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Comment Facebook Says Thanks! (Score 1) 98

Fine, you think you've got a cozy little electronic commons where everything will be unicorns and rainbows if we are all just willing to show our beautiful selves to one another. In the meantime, Facebook and its partners are making bank data mining your junk and marketing to you. And they say, "Thanks!"

Comment Summary Incorrect (Score 0) 290

The B-52 did not "[drop] the first hydrogen bomb in the Bikini Islands in 1956" as the summary states. The first hydrogen bomb was much too heavy to fly, resembling a locomotive in size and weight. "Ivy Mike" was the first hydrogen bomb tested, detonated by the United States at Enewetak Atoll on November 1, 1952. It weighed 80 tons and yielded about 10 megatons.

Comment Re:Visual Studio RT? No. (Score 1) 182

So more busted old shit is constantly created and ported to the current MS platform to become the new 'busted old shit' that people need to be able to run on new machines.

Interesting. This makes me think that Apple may have discovered the "secret sauce", albeit accidentally. With each processor transition, Apple has provided a compatibility window that slammed shut at a point in time not too far from the transition; but, far enough to satisfy the vast majority of their customers. The Intel transition featured Rosetta, for a while (until 10.6), then dropped it. This effectively flushed the 'busted old shit' straight down the pipes.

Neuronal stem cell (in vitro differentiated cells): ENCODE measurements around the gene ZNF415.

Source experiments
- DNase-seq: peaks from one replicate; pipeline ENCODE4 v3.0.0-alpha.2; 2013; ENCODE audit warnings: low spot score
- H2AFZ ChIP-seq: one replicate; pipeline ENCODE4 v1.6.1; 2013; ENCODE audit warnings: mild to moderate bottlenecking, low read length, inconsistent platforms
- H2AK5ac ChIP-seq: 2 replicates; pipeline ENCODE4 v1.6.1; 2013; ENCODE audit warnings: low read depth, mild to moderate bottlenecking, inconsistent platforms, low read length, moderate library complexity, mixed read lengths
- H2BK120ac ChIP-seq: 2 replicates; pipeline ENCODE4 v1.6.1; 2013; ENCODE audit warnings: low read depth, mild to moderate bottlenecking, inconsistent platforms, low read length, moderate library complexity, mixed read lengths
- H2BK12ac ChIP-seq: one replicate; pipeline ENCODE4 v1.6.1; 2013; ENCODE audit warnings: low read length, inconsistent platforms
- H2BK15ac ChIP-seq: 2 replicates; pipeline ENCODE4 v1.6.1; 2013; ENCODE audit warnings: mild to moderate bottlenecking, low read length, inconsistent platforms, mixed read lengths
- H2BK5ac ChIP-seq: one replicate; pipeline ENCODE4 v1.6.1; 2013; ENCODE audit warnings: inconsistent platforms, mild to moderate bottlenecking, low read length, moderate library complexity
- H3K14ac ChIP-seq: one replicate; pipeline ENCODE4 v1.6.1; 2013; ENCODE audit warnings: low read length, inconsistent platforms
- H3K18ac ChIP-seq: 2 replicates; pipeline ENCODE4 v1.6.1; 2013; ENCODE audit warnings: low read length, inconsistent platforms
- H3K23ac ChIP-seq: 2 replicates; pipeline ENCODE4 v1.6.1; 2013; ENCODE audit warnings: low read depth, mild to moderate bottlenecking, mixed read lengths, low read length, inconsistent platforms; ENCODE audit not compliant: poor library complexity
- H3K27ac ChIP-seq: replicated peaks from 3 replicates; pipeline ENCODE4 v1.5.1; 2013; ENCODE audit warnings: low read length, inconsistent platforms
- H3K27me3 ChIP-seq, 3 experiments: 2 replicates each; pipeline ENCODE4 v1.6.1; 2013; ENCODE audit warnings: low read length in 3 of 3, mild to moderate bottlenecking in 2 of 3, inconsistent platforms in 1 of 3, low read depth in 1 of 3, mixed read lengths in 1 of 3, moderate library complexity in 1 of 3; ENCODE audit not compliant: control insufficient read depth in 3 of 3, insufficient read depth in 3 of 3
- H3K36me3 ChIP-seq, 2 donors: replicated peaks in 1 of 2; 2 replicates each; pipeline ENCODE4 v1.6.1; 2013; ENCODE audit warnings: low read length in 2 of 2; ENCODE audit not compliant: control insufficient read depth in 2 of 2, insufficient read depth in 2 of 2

Comment Re:Amdahl's Law (Score 1) 281

Gene Amdahl and Fred Brooks were both important players at IBM, each making essential contributions to the System 360. That's an interesting connection between MMM and Amdahl's law, undoubtedly they talked.

As for TFA, misquoting Al Swearengen, "someone open a window, it smell like cat piss in here."

Comment Re:A gap not normally considered (Score 1) 92

Good idea. So good, in fact, you're getting close to how it's actually done: data is moved in parallel in bulk. For example, when your program accesses an 8-bit byte, the 256-bit (or larger) chunk (called a cache line containing it gets read from DRAM into cache. There is no address space sacrifice because once the cache line is read, additional logic selects the desired byte from the cache line using the low-order bits of the address.

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